we conclude that the ice streams and ice shelves in this broad region, in contrast with
their counterparts in the Amundsen and Bellingshausen seas, exhibit changes in ice
dynamics that have almost no impact on the overall ice balance of the region.
Ice velocity is crucial information for estimating the mass balance of glaciers and ice
sheets and for studying ice dynamics. Satellite information has fundamentally changed
the way velocity information is collected today. Firstly, Global Positioning System (GPS)
5 has simplified the way ground measurements are made, allowing for high precision
measurements of key areas at dense temporal spacing. For detailed analyses of specific
motion patterns (i.e. Bindschadler et al., 2003), field measurements continue to be vital in glaciology (e.g. Aðalgeirsd ´ ottir et al., 2008). Secondly, spaceborne remote sensing satellites are a means to measure ice velocity without the necessity of ground campaigns. They allow data collection over vast areas, thereby providing information that would be practically impossible to collect in the field. Since the launch of the European ERS satellites in the early 1990’s, spaceborne Interferometric Synthetic Aperture Radar (InSAR) data have become the single most important means of measuring ice velocity. Projects and area coverage have evolved from single glaciers, over ice fields to most recently covering the vast ice sheets of Greenland and Antarctica (Rignot et al., 2011b; Joughin et al., 2011). InSAR satellite data coverage in Central Antarctica remains sparse. The first complete interferometric mapping campaign covering South Pole took place in 2009 as part of a coordinated acquisition campaign for the International Polar Year (IPY) (Jezek and Drinkwater, 2008).
In this paper, we present a new ice velocity map and a grounding line map based on
RADARSAT-2 InSAR data collected in fall 2009. We revisit and re-calibrate the InSAR
data collected by RADARSAT-1 in 1997. A difference map is created using the two data
sets to reveal for the first time changes in speed over a vast extent of Central Antarctica
in the 12 yr interim. After exposing the details of the data processing, we discuss the
25 changes observed along Siple Coast and the Filchner/Ronne sectors and conclude on
the ongoing evolution of glaciers and ice shelves in these regions.
We present a 12 yr change record in ice motion in Central Antarctica, covering the two
largest ice shelves and many major ice streams and glaciers. Data quality is excellent and provides ice motion results with a precision of ±2–3myr−1 on average and detection
of changes in speed with a precision of about ±3–4myr−1. Our change map provides new, important information about the evolution of this sector of Antarctica, or lack thereof. Filchner and Ross Ice Shelves exhibit signs of pre-calving events.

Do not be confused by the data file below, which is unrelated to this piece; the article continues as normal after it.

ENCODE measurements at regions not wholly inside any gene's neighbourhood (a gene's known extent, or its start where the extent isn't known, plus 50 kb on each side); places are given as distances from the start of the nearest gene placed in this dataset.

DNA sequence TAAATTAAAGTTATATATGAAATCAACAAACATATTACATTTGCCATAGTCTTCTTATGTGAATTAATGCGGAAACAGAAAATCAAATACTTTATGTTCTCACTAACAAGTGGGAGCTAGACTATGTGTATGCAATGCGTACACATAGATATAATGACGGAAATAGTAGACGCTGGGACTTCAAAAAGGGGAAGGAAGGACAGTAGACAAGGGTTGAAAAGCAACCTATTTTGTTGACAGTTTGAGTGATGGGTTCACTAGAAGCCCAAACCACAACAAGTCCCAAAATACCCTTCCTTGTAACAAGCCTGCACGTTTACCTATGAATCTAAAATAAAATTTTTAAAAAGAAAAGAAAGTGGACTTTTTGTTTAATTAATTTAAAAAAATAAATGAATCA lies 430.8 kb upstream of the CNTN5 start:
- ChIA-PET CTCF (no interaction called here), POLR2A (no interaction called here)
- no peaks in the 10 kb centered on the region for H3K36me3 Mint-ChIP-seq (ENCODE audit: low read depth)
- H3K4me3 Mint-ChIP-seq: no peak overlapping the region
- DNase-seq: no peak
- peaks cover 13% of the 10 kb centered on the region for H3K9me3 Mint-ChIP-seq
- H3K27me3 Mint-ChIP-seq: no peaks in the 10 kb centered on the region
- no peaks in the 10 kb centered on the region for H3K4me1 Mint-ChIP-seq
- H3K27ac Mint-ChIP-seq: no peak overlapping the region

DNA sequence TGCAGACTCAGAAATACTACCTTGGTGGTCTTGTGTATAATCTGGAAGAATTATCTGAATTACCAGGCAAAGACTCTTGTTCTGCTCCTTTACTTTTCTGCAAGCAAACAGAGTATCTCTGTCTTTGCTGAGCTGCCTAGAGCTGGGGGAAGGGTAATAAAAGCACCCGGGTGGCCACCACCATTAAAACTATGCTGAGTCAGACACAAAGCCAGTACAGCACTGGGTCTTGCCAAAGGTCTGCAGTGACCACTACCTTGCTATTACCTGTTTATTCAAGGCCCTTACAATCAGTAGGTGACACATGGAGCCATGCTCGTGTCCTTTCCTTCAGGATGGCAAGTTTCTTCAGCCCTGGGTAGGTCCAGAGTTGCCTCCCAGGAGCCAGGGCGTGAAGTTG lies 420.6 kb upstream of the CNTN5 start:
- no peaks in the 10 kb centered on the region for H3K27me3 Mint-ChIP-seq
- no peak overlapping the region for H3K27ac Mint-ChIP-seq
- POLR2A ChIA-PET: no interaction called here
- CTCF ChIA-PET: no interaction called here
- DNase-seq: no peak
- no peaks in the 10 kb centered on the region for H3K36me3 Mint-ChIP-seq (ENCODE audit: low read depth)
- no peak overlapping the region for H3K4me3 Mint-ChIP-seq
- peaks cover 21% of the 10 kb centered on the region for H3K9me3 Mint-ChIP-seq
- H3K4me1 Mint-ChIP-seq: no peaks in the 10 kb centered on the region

Other than those, the Filchner/Ronne sector shows few changes, with most ice streams slowing down slightly. The 12 yr velocity difference for all glaciers and ice streams in the region is below 8 %, which is of little consequence for the overall mass budget of the region. The most distinct signal, however, is a slight slow down of the Filchner Ice Shelf, consistent with an ice shelf advance, and a small slow down of Slessor Glacier over a large sector that warrants further study. On the Ross Ice Shelf, we confirm the slow down of Mercer and Whillans Ice Stream, with a 12 yr velocity difference of 16.7% and 25.3 %, respectively.
Our change map shows, for the first time, the entire spatial extent of the change. The slow down, extends hundreds of km upstream and onto the shelf. Regional variations in velocity changes on Ross Ice Shelf proper are defined by the ice streams and glaciers that constitute its catchment area.
Overall, however, the observed changes have little impact on the mass balance of the region. We therefore conclude that in contrast with their counterparts in the Amundsen
and Bellingshausen Seas (Rignot et al., 2008) the ice streams and ice shelves in the broad region under investigation herein have not been changed in a significant way in the past 12 yr, which suggests that the ice dynamics of the entire region does not have
a strong impact on the mass budget of the Antarctic continent.
Fig. 3. (comprising 5 graphs and 1 map above) Velocity Difference map (2009–1997) detail, 1997 and 2009 ice front, and flow line plots for Ross Ice Shelf overlaid on MOA. Each flow line includes markers every 100 km for easier orientation. The flow line graphs show the absolute velocities for 1997 and 2009 and the velocity difference. The vertical dashed line is the 2009 grounding line.
h/t to WUWT reader “HR”.